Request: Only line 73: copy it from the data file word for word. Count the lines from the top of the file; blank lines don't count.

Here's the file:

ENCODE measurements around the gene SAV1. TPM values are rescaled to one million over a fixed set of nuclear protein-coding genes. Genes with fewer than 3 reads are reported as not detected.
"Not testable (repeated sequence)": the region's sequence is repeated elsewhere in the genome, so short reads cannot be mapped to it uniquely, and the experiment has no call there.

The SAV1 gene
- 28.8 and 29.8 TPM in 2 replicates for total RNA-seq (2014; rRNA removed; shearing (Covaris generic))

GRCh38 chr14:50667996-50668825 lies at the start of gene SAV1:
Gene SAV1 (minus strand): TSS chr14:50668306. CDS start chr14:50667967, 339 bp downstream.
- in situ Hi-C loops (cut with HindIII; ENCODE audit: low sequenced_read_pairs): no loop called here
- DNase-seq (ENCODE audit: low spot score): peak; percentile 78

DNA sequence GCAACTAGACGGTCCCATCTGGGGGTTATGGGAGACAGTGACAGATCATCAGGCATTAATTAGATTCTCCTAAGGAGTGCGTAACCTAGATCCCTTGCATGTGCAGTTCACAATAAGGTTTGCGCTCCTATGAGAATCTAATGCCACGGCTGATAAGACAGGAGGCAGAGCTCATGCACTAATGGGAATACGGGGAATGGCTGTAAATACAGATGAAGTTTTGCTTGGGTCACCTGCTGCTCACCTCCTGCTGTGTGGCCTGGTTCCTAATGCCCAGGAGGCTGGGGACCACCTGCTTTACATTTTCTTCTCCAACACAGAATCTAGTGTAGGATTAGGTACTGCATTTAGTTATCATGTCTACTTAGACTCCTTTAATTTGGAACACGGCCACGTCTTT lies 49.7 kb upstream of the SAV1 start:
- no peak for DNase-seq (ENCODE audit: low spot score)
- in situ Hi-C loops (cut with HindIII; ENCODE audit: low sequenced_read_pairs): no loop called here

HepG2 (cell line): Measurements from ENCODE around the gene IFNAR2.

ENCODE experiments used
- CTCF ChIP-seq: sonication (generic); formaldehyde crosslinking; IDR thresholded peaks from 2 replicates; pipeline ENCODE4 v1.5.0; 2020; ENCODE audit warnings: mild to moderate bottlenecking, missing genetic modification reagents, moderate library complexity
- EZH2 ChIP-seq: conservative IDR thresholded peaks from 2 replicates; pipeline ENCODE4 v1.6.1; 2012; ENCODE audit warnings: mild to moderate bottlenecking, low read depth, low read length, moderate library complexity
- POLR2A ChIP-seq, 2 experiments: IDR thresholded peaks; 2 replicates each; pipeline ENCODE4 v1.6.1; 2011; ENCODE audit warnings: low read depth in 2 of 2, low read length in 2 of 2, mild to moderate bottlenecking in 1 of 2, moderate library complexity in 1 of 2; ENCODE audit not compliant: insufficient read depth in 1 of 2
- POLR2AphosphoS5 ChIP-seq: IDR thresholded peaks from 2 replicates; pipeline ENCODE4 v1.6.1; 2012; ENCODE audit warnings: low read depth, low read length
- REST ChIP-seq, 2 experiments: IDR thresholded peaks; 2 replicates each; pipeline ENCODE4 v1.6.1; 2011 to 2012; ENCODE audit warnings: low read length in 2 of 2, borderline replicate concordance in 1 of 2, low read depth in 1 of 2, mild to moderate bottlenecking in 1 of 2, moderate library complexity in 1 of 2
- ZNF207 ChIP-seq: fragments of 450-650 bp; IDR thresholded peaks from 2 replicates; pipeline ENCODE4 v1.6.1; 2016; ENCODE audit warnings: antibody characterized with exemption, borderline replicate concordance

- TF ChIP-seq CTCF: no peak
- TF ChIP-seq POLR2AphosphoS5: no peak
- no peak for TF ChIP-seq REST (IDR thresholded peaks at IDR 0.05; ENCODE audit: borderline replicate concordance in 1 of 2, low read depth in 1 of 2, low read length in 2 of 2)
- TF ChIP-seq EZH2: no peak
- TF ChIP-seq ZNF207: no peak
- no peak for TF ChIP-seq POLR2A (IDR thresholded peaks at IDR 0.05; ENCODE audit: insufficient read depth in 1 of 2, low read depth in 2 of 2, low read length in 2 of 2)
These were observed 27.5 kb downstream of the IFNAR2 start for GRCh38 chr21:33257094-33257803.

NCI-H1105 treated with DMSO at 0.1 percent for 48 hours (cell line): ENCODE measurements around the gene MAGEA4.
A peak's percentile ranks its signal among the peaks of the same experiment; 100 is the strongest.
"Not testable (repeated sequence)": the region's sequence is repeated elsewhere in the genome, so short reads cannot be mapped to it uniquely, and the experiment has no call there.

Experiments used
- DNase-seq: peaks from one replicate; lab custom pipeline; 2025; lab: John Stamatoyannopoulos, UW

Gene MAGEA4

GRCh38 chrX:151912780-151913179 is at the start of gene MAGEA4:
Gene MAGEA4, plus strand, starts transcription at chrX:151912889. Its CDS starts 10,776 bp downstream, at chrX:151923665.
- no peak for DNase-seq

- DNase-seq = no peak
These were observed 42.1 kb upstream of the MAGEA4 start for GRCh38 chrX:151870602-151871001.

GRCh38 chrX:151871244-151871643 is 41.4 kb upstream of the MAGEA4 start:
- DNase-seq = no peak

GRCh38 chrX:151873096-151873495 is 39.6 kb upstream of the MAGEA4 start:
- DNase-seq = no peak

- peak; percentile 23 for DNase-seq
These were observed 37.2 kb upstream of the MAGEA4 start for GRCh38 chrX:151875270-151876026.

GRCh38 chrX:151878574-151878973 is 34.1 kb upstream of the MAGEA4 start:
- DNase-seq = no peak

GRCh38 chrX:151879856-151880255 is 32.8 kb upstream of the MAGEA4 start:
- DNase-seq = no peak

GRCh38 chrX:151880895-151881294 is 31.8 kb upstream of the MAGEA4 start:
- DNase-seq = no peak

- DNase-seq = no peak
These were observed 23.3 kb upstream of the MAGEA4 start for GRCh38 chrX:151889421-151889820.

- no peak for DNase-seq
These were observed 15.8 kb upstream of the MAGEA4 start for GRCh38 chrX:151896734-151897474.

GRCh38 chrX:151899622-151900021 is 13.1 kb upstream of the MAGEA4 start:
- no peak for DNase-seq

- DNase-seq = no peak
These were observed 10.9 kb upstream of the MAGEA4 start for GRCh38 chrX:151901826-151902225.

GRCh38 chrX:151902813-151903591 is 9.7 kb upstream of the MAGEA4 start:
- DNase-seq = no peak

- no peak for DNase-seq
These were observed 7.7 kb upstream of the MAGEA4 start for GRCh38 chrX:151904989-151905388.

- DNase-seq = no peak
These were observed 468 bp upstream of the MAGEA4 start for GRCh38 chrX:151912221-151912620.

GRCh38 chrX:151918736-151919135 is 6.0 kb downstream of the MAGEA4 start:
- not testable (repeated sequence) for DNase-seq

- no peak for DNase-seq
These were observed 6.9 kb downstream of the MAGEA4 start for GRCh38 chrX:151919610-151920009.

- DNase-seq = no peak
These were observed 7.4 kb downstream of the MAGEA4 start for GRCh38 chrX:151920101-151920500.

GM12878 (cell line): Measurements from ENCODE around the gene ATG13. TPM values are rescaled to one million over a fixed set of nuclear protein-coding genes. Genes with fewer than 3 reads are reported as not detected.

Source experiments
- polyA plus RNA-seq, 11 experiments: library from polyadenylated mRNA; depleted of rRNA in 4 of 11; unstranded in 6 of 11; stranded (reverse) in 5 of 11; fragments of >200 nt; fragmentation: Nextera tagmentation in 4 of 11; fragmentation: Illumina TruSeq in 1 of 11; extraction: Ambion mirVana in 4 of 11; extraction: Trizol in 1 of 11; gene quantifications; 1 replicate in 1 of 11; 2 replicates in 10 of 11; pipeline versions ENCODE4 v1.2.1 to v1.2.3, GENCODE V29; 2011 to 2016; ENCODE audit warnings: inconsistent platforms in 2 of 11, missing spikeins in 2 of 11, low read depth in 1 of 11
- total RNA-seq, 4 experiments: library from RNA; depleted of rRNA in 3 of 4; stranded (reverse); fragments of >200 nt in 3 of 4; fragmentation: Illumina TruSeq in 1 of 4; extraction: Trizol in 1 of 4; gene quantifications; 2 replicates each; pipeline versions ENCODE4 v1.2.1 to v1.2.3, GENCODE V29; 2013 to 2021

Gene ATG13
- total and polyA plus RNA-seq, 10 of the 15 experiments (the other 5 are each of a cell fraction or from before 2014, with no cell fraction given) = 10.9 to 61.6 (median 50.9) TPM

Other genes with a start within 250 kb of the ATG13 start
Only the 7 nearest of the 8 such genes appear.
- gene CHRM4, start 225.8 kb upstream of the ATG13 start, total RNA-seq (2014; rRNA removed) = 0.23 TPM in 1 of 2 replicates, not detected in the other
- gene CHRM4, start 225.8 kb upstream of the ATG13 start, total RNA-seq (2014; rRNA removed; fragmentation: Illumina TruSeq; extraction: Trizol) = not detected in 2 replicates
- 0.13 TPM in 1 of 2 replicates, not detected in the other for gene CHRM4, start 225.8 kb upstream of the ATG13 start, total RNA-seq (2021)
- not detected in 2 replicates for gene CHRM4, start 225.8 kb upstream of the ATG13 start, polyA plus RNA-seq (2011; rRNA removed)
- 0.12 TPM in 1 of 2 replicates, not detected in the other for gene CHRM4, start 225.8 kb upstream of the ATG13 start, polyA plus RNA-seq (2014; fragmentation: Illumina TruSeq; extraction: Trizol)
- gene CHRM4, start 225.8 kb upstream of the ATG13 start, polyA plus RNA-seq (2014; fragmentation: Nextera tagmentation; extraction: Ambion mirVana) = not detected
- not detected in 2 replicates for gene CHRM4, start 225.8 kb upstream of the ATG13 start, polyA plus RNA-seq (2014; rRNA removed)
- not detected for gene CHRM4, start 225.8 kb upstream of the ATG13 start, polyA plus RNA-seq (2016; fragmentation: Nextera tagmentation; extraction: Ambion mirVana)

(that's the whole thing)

- total RNA-seq, 4 experiments: library from RNA; depleted of rRNA in 3 of 4; stranded (reverse); fragments of >200 nt in 3 of 4; fragmentation: Illumina TruSeq in 1 of 4; extraction: Trizol in 1 of 4; gene quantifications; 2 replicates each; pipeline versions ENCODE4 v1.2.1 to v1.2.3, GENCODE V29; 2013 to 2021